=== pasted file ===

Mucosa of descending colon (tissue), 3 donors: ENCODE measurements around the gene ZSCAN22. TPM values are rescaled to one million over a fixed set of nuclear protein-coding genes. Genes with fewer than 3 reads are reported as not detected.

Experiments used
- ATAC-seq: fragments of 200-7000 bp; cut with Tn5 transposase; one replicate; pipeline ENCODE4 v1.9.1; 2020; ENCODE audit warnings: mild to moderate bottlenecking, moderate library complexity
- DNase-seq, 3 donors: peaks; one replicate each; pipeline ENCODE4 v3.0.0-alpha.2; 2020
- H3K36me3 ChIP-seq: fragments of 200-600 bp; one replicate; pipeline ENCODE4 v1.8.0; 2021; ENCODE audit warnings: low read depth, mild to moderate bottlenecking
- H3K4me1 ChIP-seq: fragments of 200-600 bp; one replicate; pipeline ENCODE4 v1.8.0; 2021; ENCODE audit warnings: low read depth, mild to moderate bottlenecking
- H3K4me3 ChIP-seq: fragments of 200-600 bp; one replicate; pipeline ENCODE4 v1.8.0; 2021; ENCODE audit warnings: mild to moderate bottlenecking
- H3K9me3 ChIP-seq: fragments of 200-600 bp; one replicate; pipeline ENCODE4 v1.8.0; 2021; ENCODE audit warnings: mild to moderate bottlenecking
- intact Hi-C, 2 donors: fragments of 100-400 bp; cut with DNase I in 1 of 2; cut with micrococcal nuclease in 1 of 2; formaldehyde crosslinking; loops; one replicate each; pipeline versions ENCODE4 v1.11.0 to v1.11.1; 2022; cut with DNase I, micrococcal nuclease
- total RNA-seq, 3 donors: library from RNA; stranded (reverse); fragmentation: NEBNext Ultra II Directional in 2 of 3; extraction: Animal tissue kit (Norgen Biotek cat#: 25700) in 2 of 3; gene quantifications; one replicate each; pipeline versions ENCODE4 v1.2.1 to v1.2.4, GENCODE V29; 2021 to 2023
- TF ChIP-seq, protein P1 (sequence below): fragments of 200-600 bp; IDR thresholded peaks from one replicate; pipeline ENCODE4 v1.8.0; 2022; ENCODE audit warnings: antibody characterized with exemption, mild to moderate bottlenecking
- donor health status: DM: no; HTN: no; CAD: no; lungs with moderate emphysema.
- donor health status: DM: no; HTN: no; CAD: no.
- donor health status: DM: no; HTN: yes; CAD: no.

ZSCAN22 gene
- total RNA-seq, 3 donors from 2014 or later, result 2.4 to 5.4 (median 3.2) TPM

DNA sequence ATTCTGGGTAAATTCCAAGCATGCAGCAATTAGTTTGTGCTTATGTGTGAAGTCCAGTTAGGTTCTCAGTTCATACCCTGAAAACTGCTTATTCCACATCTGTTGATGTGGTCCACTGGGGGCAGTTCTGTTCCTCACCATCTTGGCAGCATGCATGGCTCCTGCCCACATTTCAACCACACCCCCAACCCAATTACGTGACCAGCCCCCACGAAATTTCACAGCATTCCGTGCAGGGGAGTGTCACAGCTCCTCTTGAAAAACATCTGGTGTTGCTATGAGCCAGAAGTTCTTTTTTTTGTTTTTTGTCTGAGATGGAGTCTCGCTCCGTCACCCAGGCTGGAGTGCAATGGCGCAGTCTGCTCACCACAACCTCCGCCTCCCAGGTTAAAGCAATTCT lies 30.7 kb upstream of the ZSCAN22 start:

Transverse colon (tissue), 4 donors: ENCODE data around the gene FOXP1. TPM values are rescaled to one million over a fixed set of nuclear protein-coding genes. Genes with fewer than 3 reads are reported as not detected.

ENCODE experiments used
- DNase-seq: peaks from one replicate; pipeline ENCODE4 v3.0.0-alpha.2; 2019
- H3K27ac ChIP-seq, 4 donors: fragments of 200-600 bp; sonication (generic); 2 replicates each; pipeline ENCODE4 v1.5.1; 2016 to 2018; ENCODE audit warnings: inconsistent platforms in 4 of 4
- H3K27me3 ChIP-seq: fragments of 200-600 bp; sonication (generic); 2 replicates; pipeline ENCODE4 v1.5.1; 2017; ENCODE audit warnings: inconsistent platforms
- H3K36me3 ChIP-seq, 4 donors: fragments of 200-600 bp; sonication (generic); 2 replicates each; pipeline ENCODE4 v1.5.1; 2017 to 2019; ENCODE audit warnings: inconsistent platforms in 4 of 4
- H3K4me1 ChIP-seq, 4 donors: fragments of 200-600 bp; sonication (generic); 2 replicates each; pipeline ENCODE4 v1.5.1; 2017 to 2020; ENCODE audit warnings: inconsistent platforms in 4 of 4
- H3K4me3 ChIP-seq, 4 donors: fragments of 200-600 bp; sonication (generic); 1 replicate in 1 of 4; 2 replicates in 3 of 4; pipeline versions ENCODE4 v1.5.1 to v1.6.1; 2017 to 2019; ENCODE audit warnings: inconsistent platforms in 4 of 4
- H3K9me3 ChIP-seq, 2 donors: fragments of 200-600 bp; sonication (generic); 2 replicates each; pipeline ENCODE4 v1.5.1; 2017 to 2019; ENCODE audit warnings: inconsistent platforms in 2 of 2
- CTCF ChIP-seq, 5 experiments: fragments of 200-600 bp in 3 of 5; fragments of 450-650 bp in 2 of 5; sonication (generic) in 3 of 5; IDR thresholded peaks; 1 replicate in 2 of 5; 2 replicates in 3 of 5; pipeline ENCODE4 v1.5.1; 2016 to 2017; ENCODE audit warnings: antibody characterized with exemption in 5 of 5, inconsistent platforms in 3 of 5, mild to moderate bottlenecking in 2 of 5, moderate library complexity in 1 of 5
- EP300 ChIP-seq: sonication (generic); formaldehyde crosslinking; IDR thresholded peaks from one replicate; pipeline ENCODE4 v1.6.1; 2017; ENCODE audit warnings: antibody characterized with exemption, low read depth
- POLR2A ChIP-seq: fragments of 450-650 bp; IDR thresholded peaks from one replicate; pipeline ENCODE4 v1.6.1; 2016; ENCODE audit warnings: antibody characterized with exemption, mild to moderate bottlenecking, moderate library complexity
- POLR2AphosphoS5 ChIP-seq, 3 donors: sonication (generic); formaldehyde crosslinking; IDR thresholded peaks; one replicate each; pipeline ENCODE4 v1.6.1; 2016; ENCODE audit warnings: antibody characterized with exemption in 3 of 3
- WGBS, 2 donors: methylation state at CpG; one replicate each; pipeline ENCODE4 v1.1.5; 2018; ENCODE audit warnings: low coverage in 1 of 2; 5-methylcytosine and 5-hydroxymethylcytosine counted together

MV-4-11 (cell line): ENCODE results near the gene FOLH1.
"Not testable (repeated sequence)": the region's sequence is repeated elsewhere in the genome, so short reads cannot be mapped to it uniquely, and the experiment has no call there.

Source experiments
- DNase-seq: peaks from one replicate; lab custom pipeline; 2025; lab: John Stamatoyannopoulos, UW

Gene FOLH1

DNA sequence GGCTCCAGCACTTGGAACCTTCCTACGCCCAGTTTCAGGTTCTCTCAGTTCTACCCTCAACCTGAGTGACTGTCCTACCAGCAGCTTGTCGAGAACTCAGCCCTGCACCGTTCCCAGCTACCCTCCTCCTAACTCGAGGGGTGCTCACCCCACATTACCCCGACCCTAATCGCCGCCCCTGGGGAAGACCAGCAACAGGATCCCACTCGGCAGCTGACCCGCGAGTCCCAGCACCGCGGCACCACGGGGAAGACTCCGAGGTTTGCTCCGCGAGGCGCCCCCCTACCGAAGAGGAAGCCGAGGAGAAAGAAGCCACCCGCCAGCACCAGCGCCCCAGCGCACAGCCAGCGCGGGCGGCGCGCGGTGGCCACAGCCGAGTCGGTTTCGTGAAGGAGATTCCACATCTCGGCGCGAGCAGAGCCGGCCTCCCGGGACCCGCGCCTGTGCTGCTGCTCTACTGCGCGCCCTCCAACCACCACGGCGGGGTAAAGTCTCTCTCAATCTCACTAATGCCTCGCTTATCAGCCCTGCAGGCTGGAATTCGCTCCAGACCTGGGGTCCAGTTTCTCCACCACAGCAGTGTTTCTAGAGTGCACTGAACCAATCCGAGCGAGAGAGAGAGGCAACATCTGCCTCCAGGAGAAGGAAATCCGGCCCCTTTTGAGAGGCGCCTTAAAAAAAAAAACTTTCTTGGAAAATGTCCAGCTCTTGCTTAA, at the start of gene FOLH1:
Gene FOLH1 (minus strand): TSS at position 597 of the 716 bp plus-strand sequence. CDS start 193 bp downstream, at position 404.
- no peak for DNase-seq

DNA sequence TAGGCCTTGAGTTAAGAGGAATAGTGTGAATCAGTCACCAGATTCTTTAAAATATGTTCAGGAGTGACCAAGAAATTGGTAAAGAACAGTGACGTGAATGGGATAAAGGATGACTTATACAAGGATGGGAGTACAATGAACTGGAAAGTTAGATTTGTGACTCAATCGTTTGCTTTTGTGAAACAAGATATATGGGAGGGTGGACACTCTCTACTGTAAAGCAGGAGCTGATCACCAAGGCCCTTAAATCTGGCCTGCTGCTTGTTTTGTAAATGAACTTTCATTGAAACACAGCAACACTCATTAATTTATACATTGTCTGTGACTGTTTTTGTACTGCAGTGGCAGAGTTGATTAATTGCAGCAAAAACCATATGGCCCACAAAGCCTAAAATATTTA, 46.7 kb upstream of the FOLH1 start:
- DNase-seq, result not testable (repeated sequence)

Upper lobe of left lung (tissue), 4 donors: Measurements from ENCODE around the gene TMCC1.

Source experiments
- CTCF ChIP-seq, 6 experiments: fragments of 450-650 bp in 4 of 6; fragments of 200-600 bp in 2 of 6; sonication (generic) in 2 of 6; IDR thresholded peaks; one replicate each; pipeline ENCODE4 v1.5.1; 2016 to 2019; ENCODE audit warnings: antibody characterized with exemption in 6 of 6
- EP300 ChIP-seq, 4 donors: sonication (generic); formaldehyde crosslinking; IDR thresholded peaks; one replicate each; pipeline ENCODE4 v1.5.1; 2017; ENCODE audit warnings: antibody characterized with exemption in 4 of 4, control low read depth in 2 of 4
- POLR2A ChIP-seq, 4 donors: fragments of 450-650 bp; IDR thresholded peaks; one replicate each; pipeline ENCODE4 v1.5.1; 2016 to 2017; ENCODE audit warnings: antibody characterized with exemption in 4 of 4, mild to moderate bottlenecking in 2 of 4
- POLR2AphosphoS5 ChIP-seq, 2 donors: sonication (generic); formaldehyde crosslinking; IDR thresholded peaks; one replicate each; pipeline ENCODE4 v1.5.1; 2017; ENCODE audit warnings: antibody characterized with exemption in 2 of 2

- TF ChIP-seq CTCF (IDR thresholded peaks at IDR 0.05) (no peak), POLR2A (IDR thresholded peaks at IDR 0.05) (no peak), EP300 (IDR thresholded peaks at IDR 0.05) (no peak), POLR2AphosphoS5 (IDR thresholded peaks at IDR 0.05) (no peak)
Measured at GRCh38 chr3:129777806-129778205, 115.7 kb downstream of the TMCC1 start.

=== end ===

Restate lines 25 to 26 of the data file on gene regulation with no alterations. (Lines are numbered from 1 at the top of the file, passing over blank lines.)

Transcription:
- H3K4me3 ChIP-seq, 4 donors: fragments of 200-600 bp; sonication (generic); 1 replicate in 1 of 4; 2 replicates in 3 of 4; pipeline versions ENCODE4 v1.5.1 to v1.6.1; 2017 to 2019; ENCODE audit warnings: inconsistent platforms in 4 of 4
- H3K9me3 ChIP-seq, 2 donors: fragments of 200-600 bp; sonication (generic); 2 replicates each; pipeline ENCODE4 v1.5.1; 2017 to 2019; ENCODE audit warnings: inconsistent platforms in 2 of 2